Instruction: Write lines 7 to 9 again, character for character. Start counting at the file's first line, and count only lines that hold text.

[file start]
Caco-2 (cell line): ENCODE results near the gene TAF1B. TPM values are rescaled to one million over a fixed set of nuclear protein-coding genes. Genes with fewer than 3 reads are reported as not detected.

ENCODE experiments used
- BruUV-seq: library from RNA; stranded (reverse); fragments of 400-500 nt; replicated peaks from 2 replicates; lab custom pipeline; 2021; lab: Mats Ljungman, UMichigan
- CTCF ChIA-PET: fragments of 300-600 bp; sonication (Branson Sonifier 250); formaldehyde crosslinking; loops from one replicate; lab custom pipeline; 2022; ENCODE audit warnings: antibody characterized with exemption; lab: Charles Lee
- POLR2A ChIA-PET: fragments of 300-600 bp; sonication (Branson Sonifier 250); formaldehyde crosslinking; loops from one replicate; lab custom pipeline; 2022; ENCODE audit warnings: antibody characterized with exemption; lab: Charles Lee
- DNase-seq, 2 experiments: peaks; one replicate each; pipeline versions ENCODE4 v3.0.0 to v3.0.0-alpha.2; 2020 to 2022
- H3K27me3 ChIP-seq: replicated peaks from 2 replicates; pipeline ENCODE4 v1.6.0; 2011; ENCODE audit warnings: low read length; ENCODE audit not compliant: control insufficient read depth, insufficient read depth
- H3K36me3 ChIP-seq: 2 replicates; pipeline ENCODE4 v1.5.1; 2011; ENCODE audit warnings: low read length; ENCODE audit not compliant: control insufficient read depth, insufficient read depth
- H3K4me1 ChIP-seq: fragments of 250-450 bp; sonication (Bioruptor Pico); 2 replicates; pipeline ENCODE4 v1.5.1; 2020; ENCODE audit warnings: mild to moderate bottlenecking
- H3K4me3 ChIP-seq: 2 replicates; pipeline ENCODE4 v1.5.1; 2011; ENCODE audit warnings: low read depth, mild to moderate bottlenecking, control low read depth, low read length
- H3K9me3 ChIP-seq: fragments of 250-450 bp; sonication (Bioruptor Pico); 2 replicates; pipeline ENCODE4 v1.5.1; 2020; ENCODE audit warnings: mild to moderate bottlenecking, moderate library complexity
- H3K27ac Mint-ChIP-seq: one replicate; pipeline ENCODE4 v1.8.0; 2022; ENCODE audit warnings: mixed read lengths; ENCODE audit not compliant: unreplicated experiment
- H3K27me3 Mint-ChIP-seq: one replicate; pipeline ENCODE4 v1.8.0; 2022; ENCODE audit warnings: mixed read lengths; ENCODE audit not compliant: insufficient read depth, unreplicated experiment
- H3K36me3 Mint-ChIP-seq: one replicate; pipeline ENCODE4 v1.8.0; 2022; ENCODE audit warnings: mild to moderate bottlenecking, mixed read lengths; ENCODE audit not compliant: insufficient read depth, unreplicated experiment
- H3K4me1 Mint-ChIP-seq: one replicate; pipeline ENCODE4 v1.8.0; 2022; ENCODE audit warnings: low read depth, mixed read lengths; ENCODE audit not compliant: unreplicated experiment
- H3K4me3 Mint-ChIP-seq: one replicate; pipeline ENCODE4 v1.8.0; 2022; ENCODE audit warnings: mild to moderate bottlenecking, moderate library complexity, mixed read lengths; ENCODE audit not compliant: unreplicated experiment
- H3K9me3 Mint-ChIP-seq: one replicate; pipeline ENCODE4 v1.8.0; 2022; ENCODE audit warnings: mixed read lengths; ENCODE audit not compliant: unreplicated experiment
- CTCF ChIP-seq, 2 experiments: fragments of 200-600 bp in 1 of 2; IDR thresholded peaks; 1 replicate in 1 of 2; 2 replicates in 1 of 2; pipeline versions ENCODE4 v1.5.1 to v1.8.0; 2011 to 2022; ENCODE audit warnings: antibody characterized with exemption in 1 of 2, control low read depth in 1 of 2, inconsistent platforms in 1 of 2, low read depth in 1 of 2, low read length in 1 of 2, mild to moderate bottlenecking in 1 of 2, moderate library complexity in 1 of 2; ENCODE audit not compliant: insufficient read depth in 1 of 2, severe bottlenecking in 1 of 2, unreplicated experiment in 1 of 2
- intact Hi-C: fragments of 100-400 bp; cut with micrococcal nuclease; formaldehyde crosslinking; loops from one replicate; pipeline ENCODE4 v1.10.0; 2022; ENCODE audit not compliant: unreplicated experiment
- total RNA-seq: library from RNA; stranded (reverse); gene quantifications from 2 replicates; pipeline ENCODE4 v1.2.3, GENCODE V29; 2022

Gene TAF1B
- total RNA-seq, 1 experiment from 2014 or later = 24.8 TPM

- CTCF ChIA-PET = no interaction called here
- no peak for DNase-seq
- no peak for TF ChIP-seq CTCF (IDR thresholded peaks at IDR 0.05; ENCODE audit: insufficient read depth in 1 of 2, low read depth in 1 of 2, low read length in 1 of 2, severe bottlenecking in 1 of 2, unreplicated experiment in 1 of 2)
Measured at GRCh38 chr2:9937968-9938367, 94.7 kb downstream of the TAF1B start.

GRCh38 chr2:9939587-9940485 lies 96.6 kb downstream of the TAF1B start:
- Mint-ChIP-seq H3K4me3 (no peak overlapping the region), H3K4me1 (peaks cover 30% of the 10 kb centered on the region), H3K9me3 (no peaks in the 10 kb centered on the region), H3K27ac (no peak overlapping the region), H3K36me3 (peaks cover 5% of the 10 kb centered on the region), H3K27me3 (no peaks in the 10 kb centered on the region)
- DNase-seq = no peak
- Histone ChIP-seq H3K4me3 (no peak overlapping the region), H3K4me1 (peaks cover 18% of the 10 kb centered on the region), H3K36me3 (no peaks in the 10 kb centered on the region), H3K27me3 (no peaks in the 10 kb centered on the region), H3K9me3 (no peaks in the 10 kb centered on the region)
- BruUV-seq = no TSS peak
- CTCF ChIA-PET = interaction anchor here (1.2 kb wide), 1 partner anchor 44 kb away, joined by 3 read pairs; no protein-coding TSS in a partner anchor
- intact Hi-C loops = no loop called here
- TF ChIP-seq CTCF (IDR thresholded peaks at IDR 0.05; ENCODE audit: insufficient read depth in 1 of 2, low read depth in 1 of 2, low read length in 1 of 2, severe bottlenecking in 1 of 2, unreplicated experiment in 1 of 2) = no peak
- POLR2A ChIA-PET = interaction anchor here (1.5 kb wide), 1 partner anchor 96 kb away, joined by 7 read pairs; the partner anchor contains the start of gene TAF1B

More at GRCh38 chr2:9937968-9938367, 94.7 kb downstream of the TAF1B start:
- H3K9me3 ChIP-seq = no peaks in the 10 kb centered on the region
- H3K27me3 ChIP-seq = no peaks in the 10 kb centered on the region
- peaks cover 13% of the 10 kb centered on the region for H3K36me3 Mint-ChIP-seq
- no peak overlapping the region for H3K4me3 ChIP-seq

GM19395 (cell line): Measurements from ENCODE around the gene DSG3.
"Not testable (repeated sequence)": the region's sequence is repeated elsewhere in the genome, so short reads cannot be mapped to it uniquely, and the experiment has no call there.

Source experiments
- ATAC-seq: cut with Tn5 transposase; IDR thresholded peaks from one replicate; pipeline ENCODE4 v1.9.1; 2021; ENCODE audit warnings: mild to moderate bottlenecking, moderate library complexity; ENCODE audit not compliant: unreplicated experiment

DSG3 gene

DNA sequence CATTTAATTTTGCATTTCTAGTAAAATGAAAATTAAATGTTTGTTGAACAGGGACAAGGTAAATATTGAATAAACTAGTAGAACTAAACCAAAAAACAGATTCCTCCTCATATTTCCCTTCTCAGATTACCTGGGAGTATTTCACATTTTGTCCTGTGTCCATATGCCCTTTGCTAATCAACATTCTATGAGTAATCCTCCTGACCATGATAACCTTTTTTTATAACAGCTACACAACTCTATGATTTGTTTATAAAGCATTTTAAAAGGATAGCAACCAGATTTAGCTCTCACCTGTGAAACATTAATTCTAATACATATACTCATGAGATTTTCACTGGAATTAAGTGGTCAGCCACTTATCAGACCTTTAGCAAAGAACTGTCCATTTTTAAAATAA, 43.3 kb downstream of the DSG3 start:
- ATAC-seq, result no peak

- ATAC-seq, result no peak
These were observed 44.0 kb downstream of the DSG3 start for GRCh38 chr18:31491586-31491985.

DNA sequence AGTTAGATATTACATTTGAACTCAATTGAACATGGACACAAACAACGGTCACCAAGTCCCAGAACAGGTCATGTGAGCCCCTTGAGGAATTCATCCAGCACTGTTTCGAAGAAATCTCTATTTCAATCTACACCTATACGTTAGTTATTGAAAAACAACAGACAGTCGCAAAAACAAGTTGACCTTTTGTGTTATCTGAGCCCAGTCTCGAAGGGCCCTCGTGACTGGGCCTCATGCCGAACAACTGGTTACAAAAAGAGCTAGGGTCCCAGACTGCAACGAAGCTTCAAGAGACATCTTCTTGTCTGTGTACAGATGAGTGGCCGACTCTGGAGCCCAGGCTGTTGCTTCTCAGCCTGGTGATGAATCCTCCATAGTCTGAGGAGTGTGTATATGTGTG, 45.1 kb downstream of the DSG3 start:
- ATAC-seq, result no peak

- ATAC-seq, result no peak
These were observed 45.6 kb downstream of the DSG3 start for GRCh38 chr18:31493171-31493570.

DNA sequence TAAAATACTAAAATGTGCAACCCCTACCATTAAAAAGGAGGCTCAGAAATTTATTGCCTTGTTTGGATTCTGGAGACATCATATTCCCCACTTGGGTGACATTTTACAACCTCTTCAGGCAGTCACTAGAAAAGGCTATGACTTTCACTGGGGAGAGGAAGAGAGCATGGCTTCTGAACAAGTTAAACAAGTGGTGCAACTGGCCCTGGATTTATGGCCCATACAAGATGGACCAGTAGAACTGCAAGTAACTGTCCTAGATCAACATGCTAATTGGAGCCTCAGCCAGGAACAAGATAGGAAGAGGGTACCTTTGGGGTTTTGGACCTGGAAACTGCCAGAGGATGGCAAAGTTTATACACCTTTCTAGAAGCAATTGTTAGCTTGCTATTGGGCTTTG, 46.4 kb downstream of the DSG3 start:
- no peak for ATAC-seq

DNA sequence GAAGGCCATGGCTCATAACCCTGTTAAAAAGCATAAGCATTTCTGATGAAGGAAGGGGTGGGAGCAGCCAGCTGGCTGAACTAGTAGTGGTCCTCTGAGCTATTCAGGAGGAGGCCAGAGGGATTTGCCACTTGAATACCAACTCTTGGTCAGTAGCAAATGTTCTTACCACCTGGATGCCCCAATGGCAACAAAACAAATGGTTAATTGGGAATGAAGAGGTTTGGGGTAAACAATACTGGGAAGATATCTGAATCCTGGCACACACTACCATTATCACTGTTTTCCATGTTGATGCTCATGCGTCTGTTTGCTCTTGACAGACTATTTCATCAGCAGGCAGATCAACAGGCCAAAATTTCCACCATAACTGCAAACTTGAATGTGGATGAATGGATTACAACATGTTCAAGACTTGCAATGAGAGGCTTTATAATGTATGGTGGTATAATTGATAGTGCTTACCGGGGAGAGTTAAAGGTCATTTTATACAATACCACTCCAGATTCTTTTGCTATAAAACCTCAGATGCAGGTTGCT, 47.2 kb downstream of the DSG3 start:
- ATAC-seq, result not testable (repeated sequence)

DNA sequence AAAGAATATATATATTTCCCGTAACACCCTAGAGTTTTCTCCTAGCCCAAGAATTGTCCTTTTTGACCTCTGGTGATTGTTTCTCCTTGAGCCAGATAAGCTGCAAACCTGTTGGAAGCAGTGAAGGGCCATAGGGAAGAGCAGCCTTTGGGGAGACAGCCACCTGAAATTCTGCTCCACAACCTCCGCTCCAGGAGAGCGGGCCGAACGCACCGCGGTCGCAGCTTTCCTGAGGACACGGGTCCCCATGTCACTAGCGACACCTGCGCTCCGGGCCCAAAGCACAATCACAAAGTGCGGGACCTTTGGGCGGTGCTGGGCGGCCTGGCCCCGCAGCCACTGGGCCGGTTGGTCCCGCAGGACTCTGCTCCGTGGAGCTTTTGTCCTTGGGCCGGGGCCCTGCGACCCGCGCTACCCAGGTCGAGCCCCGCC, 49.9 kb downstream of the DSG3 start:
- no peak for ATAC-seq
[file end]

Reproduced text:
- H3K27me3 ChIP-seq: replicated peaks from 2 replicates; pipeline ENCODE4 v1.6.0; 2011; ENCODE audit warnings: low read length; ENCODE audit not compliant: control insufficient read depth, insufficient read depth
- H3K36me3 ChIP-seq: 2 replicates; pipeline ENCODE4 v1.5.1; 2011; ENCODE audit warnings: low read length; ENCODE audit not compliant: control insufficient read depth, insufficient read depth
- H3K4me1 ChIP-seq: fragments of 250-450 bp; sonication (Bioruptor Pico); 2 replicates; pipeline ENCODE4 v1.5.1; 2020; ENCODE audit warnings: mild to moderate bottlenecking